From: Keutgen, Walter (firstname.lastname@example.org)
Date: Mon May 15 2006 - 08:19:19 CDT
my thought 'is it really better trying to make it better than
the standards?' is a more general, which applies
to all standardizing endeavors, certainly in IT.
I am certainly not blaming Microsoft and the other browser providers
that they try everything to make web surfing an easy activity.
In this case clearly the server owners, authoring tool providers and authors
are to blame. Is it really so difficult to comply with the HTML standard
and tag correctly?
If having the user selecting the correct encoding is unrealistic,
because this is a step only professionals know about, what happens
in that case to these French users to whom ideographs are presented, do
they solve by guessing or just leave such web sites? If this selection
capability is indeed mostly unknown, this is one more argument for the auto
detection not to consider the ill-formed sequences as identifying a liberal
variant of UTF-8. The HTML content has no suitable tag and contains bad UTF-8,
that web site should be problematic to read, not others that are correct in
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From: email@example.com [mailto:firstname.lastname@example.org] On Behalf Of Doug Ewell
Sent: Saturday, 13 May 2006 07:07
To: Unicode Mailing List
Cc: Keutgen, Walter; Philippe Verdy
Subject: Re: Win IE 7b2 and UTF-8
Keutgen, Walter <walter dot keutgen at be dot unisys dot com> wrote:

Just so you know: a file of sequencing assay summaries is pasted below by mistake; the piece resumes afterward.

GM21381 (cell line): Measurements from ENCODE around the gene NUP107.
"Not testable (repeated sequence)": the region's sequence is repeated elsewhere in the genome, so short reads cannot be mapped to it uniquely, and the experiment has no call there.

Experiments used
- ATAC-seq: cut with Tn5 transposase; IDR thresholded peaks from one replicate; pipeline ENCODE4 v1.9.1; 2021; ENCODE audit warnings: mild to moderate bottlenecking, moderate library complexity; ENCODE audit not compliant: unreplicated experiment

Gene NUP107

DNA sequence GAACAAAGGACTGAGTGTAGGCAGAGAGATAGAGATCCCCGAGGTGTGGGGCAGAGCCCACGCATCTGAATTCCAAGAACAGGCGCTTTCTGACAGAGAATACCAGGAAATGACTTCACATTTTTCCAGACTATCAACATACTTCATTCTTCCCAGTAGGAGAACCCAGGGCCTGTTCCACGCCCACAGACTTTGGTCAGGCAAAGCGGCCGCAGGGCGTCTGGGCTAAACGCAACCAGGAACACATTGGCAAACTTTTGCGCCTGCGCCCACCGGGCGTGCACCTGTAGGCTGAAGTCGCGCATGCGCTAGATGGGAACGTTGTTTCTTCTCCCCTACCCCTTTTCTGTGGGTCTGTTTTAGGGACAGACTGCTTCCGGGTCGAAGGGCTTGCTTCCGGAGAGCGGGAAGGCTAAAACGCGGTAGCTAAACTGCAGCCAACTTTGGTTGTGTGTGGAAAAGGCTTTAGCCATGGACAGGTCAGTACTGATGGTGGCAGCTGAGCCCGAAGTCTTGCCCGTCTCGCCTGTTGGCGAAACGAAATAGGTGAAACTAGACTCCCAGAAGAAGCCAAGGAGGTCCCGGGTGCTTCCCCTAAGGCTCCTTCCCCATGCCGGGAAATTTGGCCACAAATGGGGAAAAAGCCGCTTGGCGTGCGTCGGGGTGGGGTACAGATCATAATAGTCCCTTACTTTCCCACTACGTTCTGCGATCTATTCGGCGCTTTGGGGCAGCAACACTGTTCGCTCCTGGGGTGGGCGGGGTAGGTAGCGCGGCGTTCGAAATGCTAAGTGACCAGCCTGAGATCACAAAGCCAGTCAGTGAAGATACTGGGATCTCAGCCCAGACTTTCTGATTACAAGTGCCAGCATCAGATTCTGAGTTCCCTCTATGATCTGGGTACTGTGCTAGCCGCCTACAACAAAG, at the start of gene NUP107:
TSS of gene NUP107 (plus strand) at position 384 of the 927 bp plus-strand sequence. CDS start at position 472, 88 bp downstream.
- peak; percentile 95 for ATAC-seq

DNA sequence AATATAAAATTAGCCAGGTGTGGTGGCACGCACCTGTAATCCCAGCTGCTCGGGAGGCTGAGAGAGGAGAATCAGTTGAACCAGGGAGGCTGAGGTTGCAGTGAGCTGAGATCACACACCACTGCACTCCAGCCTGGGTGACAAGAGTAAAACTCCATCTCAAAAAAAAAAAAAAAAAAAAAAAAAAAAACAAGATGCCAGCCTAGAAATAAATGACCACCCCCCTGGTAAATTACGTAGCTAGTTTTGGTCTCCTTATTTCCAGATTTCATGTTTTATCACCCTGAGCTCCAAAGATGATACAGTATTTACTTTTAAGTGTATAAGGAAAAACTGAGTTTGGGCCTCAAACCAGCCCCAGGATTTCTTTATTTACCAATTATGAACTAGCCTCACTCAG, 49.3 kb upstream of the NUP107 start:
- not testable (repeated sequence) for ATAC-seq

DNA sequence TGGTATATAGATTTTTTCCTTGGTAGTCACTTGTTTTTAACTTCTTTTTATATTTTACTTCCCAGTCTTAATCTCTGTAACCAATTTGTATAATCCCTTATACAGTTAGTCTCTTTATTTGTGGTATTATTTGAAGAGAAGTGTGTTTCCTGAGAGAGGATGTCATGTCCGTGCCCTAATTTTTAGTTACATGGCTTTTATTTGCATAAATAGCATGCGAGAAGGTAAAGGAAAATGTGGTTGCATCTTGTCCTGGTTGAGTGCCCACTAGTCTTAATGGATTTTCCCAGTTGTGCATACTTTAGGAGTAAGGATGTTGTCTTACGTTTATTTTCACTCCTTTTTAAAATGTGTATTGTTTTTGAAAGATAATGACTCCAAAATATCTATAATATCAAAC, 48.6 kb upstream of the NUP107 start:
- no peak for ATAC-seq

> Microsoft should leave the ill formed UTF-8 sequences aside for the
> determination of the coded character set.
I agree that if encodings need to be autodetected, allowing invalid
UTF-8 to be handled as though it were valid UTF-8 hampers that effort.
It is a shame --but as Mark Davis said, probably a given -- that
autodetection is necessary at all.
> Or alternatively, would it not be simpler to stick to the standards
> and choose ISO-8859-1 when the HTML source does not provide any
Actually, the code to do what IE does is of about equal complexity to
the code to interpret UTF-8 strictly. I doubt it had anything to do
> More philosophically, is it really better to try making it better than
> the standards?
I *strongly* doubt that Microsoft is trying to reinvent UTF-8. As I
said, they were probably trying to "be liberal in what they accept," and
not have people throw eggs at their windows because some badly encoded
Web page wouldn't display.
> The reader can still correct by chosing the appropriate encoding.
> Then Microsoft could satisfy everybody by offering 'UTF-8 strict' and
> 'UTF-8 liberal' or better, if the UTF-8 stream contains ill formed
> sequences, offering the user to accept them by a pop-up dialogue.
How many users who do not subscribe to the Unicode list would understand
how to use an option like that?
-- Doug Ewell Fullerton, California, USA http://users.adelphia.net/~dewell/
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